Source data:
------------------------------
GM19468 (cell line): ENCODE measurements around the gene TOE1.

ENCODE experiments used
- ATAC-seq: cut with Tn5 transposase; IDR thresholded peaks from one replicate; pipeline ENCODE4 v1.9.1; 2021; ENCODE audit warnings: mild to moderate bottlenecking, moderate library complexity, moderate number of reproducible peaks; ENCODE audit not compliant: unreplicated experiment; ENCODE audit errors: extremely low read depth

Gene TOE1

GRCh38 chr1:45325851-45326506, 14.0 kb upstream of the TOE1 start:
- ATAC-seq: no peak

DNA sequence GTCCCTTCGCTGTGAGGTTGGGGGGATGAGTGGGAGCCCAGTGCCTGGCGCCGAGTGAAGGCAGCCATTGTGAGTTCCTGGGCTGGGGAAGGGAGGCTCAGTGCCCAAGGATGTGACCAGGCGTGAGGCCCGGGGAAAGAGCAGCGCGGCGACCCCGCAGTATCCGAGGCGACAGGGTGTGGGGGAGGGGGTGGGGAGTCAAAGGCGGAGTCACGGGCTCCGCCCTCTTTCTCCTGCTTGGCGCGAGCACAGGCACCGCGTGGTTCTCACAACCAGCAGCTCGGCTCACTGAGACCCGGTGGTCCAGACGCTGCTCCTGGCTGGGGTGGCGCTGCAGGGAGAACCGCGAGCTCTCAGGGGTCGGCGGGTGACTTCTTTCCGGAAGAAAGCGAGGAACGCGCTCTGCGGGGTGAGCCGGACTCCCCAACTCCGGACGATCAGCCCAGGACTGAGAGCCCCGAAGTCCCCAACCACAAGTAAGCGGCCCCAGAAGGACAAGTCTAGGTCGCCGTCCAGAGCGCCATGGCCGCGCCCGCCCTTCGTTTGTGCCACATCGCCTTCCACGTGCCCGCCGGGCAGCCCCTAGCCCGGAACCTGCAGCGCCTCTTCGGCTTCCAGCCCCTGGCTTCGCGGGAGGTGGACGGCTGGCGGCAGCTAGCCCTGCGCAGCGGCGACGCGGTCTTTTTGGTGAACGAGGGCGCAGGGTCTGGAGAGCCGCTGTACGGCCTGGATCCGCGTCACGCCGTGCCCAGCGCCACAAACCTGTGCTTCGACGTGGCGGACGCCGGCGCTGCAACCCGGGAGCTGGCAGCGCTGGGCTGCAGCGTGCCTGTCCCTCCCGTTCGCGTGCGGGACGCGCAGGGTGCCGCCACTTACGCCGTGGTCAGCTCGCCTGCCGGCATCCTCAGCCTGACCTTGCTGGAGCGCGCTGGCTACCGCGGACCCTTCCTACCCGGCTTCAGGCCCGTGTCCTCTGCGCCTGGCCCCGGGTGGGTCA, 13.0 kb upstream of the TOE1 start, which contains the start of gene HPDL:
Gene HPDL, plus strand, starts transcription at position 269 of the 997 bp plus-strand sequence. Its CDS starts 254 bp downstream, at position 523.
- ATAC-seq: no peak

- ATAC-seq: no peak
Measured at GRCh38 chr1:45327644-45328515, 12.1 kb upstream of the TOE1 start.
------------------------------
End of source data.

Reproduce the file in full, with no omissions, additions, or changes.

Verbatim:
GM19468 (cell line): ENCODE measurements around the gene TOE1.

ENCODE experiments used
- ATAC-seq: cut with Tn5 transposase; IDR thresholded peaks from one replicate; pipeline ENCODE4 v1.9.1; 2021; ENCODE audit warnings: mild to moderate bottlenecking, moderate library complexity, moderate number of reproducible peaks; ENCODE audit not compliant: unreplicated experiment; ENCODE audit errors: extremely low read depth

Gene TOE1

GRCh38 chr1:45325851-45326506, 14.0 kb upstream of the TOE1 start:
- ATAC-seq: no peak

DNA sequence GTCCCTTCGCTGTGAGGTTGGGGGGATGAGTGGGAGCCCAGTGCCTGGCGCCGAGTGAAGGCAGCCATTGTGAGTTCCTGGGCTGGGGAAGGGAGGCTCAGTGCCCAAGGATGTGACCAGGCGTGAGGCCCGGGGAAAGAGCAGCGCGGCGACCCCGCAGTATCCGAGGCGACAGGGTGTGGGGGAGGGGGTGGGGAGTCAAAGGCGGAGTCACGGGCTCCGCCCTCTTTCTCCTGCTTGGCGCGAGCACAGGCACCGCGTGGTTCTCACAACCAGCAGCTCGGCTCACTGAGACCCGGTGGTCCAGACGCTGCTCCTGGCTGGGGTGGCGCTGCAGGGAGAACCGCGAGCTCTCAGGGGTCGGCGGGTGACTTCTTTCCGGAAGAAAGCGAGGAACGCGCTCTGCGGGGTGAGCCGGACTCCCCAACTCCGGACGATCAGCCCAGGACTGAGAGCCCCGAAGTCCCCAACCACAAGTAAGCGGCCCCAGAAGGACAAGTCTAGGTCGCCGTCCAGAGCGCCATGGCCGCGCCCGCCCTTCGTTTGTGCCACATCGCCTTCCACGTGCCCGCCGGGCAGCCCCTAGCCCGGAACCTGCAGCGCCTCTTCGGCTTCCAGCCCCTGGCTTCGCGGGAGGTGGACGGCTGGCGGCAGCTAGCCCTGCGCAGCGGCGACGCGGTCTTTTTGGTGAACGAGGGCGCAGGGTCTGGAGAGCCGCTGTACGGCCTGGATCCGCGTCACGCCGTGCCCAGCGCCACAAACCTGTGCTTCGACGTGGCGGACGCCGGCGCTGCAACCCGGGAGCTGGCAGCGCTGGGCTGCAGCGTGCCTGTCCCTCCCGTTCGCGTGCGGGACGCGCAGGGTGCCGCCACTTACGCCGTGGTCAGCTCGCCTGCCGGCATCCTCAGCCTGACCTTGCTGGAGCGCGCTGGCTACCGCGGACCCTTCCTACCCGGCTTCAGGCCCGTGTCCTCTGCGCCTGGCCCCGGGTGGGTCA, 13.0 kb upstream of the TOE1 start, which contains the start of gene HPDL:
Gene HPDL, plus strand, starts transcription at position 269 of the 997 bp plus-strand sequence. Its CDS starts 254 bp downstream, at position 523.
- ATAC-seq: no peak

- ATAC-seq: no peak
Measured at GRCh38 chr1:45327644-45328515, 12.1 kb upstream of the TOE1 start.